Naturally, businesses do not relax service expectations despite shrinking budgets. As the recession continues, the options dwindle for satisfying these apparently incompatible objectives. With each “red pencil” passing through the budget spreadsheets yielding fewer cost reduction candidates, layoffs loom as the final alternative. With each layoff, the organization pushes increasingly valuable IT expertise out the door, reducing the ability to compete.

Don’t throw your visions to catch reality! Better discover how real-world customers are succeeding: 6 Ways to Cut Process Costs.

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When people are talking about process automation it often happens that they disregard the power of change. They talk about dynamic markets and simultaneously think about processes as engraved in stone. But this would imply that they are perfect and timeless.

In fact, any automation effort must be accompanied by an ongoing optimization effort to ensure that the processes are up-to-date and the engine is not automating errors and detours. For this you will need some tools between the automation engine and the user, helping you to see what’s going on inside the process, to recognize and visualize patterns, to correlate events, to simulate workflows, to follow critical paths, and to report key performance indicators (KPIs) to the management.

In dynamic business environments monitoring is just half the battle. That’s why Complex Event Processing (CEP) (>see Wikipedia) is the technology of choice in the highly competitive automation market – “extracting business value from event data”, as Gartner Analyst Roy Schulte emphasizes.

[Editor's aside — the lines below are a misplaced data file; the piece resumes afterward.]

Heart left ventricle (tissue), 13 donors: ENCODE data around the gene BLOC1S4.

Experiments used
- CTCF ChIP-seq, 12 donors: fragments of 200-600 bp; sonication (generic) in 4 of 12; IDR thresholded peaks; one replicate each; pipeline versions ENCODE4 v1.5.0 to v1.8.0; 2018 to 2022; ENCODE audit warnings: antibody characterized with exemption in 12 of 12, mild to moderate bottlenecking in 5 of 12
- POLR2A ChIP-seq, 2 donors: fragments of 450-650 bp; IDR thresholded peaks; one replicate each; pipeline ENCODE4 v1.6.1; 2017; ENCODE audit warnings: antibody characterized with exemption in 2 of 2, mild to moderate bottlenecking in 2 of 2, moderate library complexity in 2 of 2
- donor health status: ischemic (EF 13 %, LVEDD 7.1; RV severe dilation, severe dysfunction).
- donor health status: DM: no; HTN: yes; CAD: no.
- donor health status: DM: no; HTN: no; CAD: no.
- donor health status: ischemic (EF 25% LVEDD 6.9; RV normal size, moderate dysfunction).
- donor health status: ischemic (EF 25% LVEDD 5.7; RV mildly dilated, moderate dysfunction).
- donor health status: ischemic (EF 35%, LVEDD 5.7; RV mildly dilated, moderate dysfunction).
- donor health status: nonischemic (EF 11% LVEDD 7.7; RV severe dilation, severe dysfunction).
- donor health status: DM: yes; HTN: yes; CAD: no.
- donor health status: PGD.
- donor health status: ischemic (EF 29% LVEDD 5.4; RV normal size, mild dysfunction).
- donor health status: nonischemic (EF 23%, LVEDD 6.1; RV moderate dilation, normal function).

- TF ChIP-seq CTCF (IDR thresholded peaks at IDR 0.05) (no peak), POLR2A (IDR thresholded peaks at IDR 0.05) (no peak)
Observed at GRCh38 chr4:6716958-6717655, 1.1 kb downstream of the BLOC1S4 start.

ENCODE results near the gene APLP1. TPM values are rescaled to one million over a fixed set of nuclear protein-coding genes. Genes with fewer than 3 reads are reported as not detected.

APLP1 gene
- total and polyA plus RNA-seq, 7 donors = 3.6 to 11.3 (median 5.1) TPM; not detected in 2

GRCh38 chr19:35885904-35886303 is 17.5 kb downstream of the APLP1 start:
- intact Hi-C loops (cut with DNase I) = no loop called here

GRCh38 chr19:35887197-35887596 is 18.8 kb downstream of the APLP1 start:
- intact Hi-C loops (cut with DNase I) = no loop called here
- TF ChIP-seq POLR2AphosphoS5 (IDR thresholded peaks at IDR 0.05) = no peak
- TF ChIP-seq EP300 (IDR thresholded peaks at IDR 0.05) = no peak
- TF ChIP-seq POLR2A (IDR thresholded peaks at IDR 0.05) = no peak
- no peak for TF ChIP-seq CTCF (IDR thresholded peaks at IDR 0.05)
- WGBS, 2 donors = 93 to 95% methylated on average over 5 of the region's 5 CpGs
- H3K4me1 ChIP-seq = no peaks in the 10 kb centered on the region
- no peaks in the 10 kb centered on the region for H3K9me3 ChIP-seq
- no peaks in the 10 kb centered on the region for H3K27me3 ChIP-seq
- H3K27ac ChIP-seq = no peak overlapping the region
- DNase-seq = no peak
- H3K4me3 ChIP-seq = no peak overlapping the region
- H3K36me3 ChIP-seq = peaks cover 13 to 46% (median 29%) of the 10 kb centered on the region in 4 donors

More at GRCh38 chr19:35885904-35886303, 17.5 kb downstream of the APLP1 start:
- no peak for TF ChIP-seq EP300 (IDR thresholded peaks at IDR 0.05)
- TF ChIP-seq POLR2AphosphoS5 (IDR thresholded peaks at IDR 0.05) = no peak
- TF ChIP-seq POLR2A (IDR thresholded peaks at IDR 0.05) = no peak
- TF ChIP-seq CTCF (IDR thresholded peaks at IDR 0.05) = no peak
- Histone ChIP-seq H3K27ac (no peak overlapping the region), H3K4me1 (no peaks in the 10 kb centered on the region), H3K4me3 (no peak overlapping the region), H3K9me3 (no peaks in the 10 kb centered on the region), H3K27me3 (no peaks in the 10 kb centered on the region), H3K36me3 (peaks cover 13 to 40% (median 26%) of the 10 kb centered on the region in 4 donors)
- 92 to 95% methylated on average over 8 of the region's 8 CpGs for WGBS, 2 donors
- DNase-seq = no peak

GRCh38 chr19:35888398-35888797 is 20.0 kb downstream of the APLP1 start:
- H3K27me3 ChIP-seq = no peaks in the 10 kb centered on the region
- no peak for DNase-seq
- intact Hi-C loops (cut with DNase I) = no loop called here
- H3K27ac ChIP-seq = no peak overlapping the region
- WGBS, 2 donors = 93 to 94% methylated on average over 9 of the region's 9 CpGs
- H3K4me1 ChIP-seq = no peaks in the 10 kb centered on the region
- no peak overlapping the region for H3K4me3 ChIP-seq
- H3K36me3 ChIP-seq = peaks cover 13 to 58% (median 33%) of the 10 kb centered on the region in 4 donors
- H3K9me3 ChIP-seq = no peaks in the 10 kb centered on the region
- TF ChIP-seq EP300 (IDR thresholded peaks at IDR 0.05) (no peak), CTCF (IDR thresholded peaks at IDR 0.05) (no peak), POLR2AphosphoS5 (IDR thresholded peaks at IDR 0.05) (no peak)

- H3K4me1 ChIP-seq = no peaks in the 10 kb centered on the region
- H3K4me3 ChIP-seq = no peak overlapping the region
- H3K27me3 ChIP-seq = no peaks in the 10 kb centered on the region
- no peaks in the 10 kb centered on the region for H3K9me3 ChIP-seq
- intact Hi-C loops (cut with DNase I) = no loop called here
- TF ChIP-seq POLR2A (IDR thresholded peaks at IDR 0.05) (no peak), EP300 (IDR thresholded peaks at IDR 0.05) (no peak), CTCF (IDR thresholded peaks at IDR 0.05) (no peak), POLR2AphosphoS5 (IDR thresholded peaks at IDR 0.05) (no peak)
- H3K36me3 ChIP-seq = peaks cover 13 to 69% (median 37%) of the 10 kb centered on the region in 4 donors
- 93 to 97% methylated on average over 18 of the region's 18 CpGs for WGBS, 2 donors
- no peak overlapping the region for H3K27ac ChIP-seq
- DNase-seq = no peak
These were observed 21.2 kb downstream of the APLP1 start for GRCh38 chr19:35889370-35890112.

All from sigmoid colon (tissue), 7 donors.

A Bloor Research Whitepaper puts it in a nutshell: “Reacting to events to minimize risk´, predicting events to capitalize on opportunities and analyzing events to improve future performance; and doing all of this now rather than next week when it may be too late, is what event processing is all about. It is increasingly being recognized as a crucial capability for optimizing the business.”

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There was a time when everybody talked about ‘real-time’. You couldn’t speak highly of something without stressing that it was almost or close or already ‘real-time’. Do you remember the 70s in the car industry? I do. And I remember the similarities as well. It was a time when no kid could help looking at the speedometer when passing a car. It wasn’t just my childhood, but also the childhood of car industry. A time of immaturity – when technology was praising itself. Going back to my starting point: Looking at the speedometer is a bit like talking about ‘real-time’. What comes off badly, is the user (the driver).

Because the mature driver doesn’t care about 280 miles per hour on the speedometer as long as he is travelling on streets with a speed limit of 80 or 100 miles. But he does care about security, travelling comfort, fuel consumption etc. He is like the business user, who doesn’t care about real-time. What he wants is ‘just-in-time’: that he gets the information he needs at the time he needs it. No more, no less.